On this topic, I have many more questions than answers. There are new kinds of vacation policies popping up, especially at new companies trying to establish a different kind of company culture. They have been experimenting with policies with no set formula for determining how much vacation you can take. It is up to the employees to decide and arrange with their managers. The rationale seems to include: (a) “if you treat people like adults they will act responsibly” and (b) “as long as you get your work done, you should be able to take whatever vacation you need.” If you work in a company with this kind of policy, I would like to hear how you think it is playing out in practice.
My immediate question is: “How do you determine whether your work is done?”
I know entrepreneurs who calculate a budget for their living expenses including retirement savings and then each month once they reach the profit target equal to their target expenses, they shift gears and spend the rest of the month primarily on things they enjoy doing regardless of whether those things are profitable or even business-related. Their view is that one of the main benefits of owning their own businesses is the flexibility it gives them in answering the question, how much work is enough? They are willing to analyze carefully how much money they actually need and their goal is not to make as much money as possible.
By contrast, the most common employment contract seems to be the exchange of time for money. I will put in 40 hours of my time for an agreed salary and benefits package. In this context, vacation is just another factor in calculating the time I am promising. Is it 50 weeks a year or 48 weeks a year of work minus national holidays? This default model puts most of the emphasis on “how long” you work.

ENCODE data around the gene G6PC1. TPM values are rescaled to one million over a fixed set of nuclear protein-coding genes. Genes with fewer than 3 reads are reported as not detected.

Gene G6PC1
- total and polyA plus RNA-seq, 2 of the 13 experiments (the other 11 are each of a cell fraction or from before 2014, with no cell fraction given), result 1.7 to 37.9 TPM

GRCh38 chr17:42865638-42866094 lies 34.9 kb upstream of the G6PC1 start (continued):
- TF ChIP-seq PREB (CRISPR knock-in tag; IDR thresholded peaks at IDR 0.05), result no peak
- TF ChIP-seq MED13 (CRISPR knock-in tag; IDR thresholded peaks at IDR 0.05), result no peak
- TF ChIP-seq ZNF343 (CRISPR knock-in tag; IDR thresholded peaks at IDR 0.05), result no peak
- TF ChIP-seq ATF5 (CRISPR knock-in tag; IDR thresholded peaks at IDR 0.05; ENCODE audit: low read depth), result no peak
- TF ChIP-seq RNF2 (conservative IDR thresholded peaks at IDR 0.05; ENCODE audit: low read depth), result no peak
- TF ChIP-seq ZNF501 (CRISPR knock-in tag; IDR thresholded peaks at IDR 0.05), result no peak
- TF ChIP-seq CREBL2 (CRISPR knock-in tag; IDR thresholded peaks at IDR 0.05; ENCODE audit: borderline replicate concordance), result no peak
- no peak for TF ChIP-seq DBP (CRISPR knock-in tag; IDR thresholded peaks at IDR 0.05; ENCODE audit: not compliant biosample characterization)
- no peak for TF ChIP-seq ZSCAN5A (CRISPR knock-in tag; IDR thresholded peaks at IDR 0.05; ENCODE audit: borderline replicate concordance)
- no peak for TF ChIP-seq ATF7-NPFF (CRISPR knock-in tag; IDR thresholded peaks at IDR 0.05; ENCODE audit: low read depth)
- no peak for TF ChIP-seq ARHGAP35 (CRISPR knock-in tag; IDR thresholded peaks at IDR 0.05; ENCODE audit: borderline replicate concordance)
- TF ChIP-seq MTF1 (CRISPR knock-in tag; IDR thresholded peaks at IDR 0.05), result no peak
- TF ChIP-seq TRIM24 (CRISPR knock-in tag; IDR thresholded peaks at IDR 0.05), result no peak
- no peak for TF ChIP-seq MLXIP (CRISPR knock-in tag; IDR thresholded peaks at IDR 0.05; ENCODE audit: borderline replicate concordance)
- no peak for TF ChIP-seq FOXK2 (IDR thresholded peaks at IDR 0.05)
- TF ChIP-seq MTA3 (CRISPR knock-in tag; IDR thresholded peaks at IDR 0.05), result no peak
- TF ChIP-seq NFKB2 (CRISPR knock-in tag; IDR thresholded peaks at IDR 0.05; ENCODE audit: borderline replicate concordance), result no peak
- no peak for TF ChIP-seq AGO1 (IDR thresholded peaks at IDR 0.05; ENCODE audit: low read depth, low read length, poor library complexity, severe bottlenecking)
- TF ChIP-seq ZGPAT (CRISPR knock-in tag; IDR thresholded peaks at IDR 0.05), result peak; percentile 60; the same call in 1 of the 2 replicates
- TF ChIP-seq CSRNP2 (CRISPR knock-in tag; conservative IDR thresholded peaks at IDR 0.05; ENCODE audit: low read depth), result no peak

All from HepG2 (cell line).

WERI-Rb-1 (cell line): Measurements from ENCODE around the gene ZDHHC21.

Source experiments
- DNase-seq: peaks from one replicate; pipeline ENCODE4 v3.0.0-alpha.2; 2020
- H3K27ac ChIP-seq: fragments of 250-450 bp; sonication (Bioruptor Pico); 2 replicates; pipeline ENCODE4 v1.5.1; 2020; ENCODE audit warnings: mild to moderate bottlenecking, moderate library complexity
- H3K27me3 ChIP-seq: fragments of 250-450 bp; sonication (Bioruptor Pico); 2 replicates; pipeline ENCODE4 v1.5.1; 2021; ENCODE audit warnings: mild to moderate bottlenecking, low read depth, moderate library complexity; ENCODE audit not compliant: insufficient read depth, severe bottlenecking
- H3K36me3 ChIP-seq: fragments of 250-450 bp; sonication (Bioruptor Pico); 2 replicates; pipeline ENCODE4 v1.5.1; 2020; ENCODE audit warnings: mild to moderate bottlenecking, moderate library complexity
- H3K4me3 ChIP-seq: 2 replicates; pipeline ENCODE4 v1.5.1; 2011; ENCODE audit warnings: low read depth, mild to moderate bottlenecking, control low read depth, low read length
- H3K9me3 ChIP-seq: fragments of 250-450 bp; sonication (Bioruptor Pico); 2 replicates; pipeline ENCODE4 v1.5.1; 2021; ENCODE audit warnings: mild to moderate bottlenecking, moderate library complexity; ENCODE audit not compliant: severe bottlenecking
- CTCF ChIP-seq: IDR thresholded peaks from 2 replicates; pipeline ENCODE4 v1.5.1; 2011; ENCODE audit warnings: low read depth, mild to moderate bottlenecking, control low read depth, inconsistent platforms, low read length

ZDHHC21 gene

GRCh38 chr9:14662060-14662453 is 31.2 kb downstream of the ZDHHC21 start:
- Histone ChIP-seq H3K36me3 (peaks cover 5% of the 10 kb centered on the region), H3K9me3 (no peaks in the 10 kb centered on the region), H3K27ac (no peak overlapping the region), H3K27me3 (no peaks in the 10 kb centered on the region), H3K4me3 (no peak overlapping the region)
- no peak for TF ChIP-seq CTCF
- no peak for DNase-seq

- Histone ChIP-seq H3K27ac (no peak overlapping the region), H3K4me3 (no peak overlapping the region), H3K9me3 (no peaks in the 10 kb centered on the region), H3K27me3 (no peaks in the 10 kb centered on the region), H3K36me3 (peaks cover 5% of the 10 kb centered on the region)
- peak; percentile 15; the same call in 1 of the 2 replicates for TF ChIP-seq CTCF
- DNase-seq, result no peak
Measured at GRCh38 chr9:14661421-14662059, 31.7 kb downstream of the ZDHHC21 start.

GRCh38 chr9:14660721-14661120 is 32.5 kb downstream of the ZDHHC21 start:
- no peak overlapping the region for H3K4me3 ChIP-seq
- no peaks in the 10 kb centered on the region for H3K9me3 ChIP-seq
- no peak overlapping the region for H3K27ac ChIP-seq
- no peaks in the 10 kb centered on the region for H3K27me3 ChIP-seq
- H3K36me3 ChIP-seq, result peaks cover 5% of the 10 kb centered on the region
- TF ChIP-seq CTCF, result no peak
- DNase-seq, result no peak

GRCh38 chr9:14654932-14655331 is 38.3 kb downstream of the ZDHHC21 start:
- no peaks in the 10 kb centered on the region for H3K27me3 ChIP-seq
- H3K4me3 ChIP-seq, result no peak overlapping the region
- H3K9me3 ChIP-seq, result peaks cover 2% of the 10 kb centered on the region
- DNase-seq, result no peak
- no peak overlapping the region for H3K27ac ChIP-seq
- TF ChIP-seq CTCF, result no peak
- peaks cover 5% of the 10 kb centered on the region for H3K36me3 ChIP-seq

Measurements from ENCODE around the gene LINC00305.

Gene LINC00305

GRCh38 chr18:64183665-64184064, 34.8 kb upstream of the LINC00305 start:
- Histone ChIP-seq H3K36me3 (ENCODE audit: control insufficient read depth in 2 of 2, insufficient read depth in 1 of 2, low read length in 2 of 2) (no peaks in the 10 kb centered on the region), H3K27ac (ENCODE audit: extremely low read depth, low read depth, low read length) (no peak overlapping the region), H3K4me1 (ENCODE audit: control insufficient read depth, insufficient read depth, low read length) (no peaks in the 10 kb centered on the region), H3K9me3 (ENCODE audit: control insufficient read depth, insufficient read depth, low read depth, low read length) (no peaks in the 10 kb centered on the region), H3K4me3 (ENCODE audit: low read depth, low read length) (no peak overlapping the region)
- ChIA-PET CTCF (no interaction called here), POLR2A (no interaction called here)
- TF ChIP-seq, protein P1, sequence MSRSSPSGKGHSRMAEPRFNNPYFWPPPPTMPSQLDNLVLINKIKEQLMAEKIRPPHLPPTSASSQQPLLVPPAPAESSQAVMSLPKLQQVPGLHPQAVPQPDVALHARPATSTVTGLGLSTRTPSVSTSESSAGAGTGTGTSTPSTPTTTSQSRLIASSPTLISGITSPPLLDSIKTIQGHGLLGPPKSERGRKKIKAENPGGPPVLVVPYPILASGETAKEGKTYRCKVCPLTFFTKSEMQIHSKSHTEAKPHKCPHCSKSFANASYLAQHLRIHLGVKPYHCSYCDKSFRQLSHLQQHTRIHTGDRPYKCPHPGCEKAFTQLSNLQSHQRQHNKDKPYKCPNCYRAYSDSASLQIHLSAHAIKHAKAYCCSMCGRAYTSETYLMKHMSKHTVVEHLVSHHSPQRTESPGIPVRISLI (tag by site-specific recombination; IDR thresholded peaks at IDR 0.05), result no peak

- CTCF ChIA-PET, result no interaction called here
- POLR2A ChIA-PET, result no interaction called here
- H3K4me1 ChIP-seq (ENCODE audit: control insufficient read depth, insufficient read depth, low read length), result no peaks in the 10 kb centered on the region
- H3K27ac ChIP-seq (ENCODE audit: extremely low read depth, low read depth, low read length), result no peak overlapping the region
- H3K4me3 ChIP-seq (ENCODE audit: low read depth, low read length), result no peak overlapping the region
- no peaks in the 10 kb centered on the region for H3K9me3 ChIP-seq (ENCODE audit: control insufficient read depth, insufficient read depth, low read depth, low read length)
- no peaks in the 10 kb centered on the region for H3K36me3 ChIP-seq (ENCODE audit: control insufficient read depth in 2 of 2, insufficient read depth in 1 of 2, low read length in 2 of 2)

Does this sound familiar? Employees brag in a macho kind of way about how many hours they are putting in, how late they stay or early they come in to work. Recognition seems to go to the people who put in heroic efforts on the weekends. The company creates a “use it or lose it” vacation policy because employees don’t take their vacation days. In a kind of perverse incentive structure, employees compete to show that they work longer for their money than their colleagues and count this as evidence of their “professionalism.”
What troubles me with “working long” is that it often is the opposite of what you would think would be the right thing to reward. Shouldn’t we reward the people working hard and working smart, not working long? Are the employees putting in those heroic weekend efforts more committed or are they just poor planners? Or is the company’s business process so badly broken or staffing so inadequate that it isn’t possible to do the job in a 40 hour work week? The epitome of this culture was brought home to me when a project manager once said to me in all seriousness, “Don’t worry, we will deliver this project on budget, no matter how long it takes us.” I don’t think he even saw the irony.
If you work smart and hard, but not necessarily long, how do you know when you have done your job for the day, the month, the year? How does your employer know? What is the purpose of vacation in this context? To re-charge your batteries, get a fresh perspective? How do you know how much vacation you need?
Help us all out here by adding your ideas and insights on working smart, hard, or long in the comment section of the website below this post.
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